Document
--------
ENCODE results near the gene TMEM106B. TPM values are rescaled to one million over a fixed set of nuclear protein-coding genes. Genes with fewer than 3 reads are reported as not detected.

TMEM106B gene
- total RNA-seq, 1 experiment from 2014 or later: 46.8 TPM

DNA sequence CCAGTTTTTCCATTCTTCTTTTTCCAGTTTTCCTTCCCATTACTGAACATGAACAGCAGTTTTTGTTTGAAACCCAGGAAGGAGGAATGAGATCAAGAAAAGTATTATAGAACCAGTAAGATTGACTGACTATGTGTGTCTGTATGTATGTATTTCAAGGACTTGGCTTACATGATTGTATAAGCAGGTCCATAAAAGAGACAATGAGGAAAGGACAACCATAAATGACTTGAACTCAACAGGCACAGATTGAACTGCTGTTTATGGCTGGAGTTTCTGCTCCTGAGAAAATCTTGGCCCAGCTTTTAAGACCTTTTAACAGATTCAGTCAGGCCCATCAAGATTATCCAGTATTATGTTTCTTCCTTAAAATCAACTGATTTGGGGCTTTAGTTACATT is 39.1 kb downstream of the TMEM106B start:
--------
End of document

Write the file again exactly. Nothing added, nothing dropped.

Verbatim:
ENCODE results near the gene TMEM106B. TPM values are rescaled to one million over a fixed set of nuclear protein-coding genes. Genes with fewer than 3 reads are reported as not detected.

TMEM106B gene
- total RNA-seq, 1 experiment from 2014 or later: 46.8 TPM

DNA sequence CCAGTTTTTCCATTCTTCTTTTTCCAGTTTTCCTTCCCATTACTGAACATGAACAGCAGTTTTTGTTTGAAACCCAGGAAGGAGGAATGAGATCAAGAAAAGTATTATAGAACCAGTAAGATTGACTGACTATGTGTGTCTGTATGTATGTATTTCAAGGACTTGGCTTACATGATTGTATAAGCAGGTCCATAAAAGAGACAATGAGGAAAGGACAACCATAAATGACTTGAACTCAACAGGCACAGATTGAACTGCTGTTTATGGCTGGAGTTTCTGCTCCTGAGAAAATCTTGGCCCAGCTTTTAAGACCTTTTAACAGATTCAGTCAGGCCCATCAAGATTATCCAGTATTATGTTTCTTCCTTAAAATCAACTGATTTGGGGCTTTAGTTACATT is 39.1 kb downstream of the TMEM106B start: